At Socious, we believe that your customer, employee, and partner communities hold the key to profit and innovation. To help companies get the most from our all-in-one online community software, we have made significant investments in educating businesspeople, guiding customers, and leading the customer community movement.

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Comments

Interesting study!
Posted @ Thursday, August 11, 2011 11:56 AM by Giles Rafol
I think this thinking needs to be ratcheted up a few notches. There are, in my experience, 3 different kinds of communities. Communities of interest (more casual), communities of practice (you and I share the same type of "work" and a notion of reciprocity is inferred) and communities of purpose (objective based, not yet another web address, begin and end through a facilitated (architecture and people) process) - all of which have much different participant motives and behaviors. There's a need to have a better informed understanding of the nature of the community and it's spacial architecture so that "studies" are designed to have more value. This 90/9/1 and 70/20/10 is different for the different kind of communities.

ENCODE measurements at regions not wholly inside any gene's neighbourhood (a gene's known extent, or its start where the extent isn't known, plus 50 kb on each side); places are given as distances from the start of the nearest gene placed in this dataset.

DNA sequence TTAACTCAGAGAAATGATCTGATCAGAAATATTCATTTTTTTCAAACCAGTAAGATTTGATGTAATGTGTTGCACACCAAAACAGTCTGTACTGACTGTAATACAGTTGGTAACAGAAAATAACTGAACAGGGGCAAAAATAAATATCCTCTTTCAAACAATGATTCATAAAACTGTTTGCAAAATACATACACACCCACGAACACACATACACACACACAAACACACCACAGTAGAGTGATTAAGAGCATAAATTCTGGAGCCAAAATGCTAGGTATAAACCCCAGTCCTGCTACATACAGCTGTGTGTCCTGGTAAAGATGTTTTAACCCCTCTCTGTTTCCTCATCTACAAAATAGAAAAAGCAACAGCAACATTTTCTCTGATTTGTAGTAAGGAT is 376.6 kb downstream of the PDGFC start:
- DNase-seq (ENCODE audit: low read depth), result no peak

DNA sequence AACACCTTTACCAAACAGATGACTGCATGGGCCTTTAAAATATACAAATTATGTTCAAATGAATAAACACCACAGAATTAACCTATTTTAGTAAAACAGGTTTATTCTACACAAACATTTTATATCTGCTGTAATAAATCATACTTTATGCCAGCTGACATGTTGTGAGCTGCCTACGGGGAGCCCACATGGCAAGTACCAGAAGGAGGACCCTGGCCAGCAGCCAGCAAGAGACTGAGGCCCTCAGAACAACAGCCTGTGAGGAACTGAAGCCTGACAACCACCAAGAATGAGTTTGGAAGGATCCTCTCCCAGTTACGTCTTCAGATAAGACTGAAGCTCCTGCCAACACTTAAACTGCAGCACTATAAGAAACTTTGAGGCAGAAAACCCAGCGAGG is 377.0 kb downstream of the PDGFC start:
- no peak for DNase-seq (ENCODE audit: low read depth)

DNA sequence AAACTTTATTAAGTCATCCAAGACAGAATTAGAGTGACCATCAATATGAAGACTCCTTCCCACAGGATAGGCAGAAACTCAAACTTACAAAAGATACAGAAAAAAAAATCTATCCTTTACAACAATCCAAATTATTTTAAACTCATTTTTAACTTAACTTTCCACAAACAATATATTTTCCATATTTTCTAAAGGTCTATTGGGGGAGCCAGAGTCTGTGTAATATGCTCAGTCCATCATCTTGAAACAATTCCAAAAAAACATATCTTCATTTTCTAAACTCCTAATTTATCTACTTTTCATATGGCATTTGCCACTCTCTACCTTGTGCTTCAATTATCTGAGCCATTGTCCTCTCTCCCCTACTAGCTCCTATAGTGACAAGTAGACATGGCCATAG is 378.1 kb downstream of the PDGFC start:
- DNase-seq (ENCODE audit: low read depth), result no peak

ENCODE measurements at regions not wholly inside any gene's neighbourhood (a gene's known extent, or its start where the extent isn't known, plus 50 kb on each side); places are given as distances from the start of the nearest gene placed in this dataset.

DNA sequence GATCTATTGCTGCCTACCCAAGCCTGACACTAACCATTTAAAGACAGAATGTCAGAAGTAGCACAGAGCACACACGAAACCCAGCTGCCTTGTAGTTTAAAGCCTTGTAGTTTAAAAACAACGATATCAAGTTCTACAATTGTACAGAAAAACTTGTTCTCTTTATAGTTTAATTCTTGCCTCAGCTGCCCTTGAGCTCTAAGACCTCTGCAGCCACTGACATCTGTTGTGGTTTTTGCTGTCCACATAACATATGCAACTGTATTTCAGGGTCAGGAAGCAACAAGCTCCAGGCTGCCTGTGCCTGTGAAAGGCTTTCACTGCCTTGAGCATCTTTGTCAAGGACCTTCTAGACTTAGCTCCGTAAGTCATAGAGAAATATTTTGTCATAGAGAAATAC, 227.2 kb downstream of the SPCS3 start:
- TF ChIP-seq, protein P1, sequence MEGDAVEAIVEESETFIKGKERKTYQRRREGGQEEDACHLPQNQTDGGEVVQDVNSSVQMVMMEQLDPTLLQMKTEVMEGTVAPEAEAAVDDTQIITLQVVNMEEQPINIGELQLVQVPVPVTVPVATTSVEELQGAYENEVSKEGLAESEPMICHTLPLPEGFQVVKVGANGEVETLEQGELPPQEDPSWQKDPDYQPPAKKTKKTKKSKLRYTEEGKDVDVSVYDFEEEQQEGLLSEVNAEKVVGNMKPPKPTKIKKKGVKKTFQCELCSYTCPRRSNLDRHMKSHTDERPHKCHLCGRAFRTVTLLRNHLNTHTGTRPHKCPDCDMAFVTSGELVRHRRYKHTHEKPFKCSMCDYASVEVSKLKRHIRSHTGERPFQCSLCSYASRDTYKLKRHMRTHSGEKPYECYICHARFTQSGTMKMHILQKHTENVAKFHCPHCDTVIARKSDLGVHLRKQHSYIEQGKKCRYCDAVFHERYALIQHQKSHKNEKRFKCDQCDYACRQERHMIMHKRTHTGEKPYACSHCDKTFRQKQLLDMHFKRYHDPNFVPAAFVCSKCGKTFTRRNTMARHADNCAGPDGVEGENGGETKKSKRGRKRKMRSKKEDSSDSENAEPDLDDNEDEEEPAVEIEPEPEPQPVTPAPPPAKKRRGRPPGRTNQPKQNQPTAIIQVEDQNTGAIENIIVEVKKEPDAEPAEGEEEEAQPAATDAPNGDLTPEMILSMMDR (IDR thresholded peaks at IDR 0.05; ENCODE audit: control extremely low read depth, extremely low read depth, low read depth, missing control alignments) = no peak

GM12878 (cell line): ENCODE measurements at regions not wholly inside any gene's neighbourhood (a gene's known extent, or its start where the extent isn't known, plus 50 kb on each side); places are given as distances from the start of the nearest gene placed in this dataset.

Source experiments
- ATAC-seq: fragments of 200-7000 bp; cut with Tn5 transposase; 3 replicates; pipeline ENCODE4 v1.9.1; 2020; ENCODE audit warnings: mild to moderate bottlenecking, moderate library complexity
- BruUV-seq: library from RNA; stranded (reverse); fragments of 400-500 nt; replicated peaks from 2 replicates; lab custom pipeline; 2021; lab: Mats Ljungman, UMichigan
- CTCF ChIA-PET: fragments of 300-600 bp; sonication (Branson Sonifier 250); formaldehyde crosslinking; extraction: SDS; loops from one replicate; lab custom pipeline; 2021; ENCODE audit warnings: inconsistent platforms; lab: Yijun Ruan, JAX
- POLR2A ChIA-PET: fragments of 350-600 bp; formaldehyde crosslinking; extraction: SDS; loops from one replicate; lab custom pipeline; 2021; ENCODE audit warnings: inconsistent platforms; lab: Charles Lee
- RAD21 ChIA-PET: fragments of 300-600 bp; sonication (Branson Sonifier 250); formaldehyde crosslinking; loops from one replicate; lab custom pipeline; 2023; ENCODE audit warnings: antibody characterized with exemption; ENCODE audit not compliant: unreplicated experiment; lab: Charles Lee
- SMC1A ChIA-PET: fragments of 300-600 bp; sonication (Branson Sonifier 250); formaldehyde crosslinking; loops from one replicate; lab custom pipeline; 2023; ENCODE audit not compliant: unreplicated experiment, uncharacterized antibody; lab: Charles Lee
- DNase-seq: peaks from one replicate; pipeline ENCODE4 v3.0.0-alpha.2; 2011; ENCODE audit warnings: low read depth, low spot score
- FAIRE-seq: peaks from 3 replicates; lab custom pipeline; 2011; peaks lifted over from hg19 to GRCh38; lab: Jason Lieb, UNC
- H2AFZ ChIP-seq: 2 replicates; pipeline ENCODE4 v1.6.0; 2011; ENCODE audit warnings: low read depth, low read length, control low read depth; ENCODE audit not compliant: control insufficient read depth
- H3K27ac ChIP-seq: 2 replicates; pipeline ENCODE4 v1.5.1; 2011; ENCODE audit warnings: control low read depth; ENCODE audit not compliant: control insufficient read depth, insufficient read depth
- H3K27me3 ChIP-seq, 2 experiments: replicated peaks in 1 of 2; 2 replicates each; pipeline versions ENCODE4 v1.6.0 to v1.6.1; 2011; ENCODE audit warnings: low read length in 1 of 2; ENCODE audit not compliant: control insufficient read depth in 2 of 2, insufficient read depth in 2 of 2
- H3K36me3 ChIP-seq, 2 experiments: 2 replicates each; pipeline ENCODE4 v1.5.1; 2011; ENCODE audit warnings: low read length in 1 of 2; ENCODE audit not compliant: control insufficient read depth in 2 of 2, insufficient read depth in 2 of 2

Posted @ Monday, August 15, 2011 3:38 PM by Nancy Lewis
Nancy, 
 
Thanks for your comment. I agree that not all online communities have the same membership makeup, goals, and value proposition. Our customers are mainly B2B companies, software user groups, and large associations. By your definitions, the communities I analyzed are both “communities of practice” and “communities of purpose.” These are online customer and member communities designed to help online community member be more successful with their jobs and businesses, while also mobilizing the community to collaborate of product features, legislative initiatives, and solutions to technical problems.